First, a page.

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Abu Dhabi, UAEThursday 13 December 2018

Incredible courage of terminally-ill Emirati brothers with rare genetic condition

Mohammed and Mazen Al Alawi have endured years of treatment and had not seen each other in four years until they moved into the same medical centre in 2014. They spoke to Shireena Al Nowais about their brave struggle

Mohamad and Mazen Al Alawi, pictured with Dr Umar Shah, are enjoying their lives at the ProVita centre, where they were reunited after being apart for four years. Antonie Robertson / The National
Mohamad and Mazen Al Alawi, pictured with Dr Umar Shah, are enjoying their lives at the ProVita centre, where they were reunited after being apart for four years. Antonie Robertson / The National

Watching Emirati brothers Mohammed and Mazen Al Alawi arguing over their favourite football team and talking excitedly about attending a Real Madrid match in the UAE next month, it is hard to believe that they both suffer from a terminal illness.

Mohammed, 24, and 20-year-old Mazen suffer from a severe form of muscular dystrophy that affects just 1 in 4,000 people worldwide – Duchenne muscular dystrophy. The symptoms usually begin around the age of four in boys and worsen quickly until it affects the heart muscles.

Average life expectancy is 25 years, and already the brothers are in the latter stages of the disease, where their respiratory muscles are affected and they require a ventilator. They can no longer sit, stand or move on their own and yet they play on their games consoles, paint, study and go to the cinema. If not for the wheelchairs and ventilators, they resemble any other Emirati their age.

However, four years ago, Mohammed was lying in a bed in a hospital, since he required a ventilator, and Mazen was at home.

“I didn’t see my brother for almost four years and I was left to die,” said Mohammed.

When Mazen ended up needing a ventilator too, the family decided to move both brothers to ProVita medical centre in Al Ain, where they were reunited for the first time in four years.

“It was February 6, 2014. I will never forget the day. I hadn’t seen my brother in four years and we were all crying,” says Mohammed.

At ProVita the brothers were inseparable, sharing a room for over a year and sitting up on a chair for the first time.

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“I spend my entire day with my brother,” says Mazen, “and that’s how we were when we were kids. We were always together. When we were separated it felt like a part of me was missing.”

Dr Umar Shah, who has been caring for the brothers since their arrival at ProVita, said: “Their life expectancy is often not more than 25 but with proper care it can go up to their late 30s.

“Before they came to ProVita, they were bedridden, depressed and were not talking. They might not live till 30 but is that the life you want for them? They sat up for the first time at the centre – have hobbies – go out and have an active social life.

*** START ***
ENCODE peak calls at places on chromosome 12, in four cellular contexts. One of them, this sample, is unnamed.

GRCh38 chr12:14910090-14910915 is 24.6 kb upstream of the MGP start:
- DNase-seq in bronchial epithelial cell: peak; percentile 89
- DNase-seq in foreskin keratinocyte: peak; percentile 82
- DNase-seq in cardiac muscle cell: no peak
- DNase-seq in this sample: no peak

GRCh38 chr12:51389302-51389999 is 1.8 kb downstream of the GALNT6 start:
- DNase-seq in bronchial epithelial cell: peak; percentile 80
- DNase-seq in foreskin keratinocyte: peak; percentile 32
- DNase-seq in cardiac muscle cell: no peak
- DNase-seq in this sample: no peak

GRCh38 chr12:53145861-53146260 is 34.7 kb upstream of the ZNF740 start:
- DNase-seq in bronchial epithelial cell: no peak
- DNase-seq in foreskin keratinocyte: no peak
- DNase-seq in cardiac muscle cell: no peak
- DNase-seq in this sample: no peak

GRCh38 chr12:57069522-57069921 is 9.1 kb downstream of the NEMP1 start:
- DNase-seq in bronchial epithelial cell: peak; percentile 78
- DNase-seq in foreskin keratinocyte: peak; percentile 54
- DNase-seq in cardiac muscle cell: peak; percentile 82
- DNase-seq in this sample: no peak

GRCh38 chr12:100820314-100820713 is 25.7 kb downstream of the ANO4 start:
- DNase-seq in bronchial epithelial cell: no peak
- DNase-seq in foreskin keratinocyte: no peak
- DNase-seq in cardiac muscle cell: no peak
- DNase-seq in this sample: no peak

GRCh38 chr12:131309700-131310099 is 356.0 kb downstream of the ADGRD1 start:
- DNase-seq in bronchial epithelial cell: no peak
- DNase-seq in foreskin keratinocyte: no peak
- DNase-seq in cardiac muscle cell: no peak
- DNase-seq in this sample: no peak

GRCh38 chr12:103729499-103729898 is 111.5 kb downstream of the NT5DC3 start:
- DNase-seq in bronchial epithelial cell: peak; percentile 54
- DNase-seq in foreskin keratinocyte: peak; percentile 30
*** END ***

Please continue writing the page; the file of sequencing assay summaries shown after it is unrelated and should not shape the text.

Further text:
“Many of our patients might have limited time to live and, while we might not be able to influence that, what we can do is make sure that the time they have left is filled with joy, family interactions and living out their dreams.”

Umm Hamed has two children at ProVita - a four-year-old son, Hamad Al Eissaei, who went into a coma after swallowing and choking on a small piece of plastic when he was less than a year old and daughter Salama, 3, who suffers from a chromosomal condition that causes severe defects – trisomy 13. Her son has not awoken from the coma and her daughter will not survive. In the unlikely event that she does, she will have developed cancers and severe disabilities.

“My children were left to die in hospitals. Hamad had a tube in his throat that had a hole in it and it wasn’t changed in three months,” the mother said.

That is only one of the many “mistakes” that occurred at the hospital, she said.

“When I heard that we had long-term care centres in Al Ain, I moved them immediately. I know that Hamad might never wake up and Salama is now blind and deaf and she might die soon but their hearts are still beating and they can feel.

“Hamad’s entire neck and body was covered in bed sores when he was in the hospital. As soon as he arrived here, the doctors treated it immediately and he doesn’t have a single bed sore. The situation is hard on any mother and seeing them not being properly cared for and neglected makes it even worse.

"However, the care my children receive here is like nowhere else. I come to see them every day and spend the whole day with them and, when I go home, I know that they are well cared for. This is my second home and the nurses have become our family. Inshallah, one day Hamad will wake up, and when he does, I'll be right by his side."